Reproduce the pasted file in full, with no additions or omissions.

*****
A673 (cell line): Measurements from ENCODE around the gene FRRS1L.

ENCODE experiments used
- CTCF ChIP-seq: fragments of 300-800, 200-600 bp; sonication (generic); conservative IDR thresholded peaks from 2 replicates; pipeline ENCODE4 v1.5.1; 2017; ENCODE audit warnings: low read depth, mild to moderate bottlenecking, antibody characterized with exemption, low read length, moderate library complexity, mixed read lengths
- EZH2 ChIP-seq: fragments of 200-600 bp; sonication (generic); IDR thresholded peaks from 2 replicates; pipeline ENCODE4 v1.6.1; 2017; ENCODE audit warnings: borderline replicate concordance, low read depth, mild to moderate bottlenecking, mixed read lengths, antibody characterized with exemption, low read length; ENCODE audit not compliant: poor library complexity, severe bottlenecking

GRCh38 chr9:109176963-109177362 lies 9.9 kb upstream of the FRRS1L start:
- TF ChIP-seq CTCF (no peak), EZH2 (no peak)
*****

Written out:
A673 (cell line): Measurements from ENCODE around the gene FRRS1L.

ENCODE experiments used
- CTCF ChIP-seq: fragments of 300-800, 200-600 bp; sonication (generic); conservative IDR thresholded peaks from 2 replicates; pipeline ENCODE4 v1.5.1; 2017; ENCODE audit warnings: low read depth, mild to moderate bottlenecking, antibody characterized with exemption, low read length, moderate library complexity, mixed read lengths
- EZH2 ChIP-seq: fragments of 200-600 bp; sonication (generic); IDR thresholded peaks from 2 replicates; pipeline ENCODE4 v1.6.1; 2017; ENCODE audit warnings: borderline replicate concordance, low read depth, mild to moderate bottlenecking, mixed read lengths, antibody characterized with exemption, low read length; ENCODE audit not compliant: poor library complexity, severe bottlenecking

GRCh38 chr9:109176963-109177362 lies 9.9 kb upstream of the FRRS1L start:
- TF ChIP-seq CTCF (no peak), EZH2 (no peak)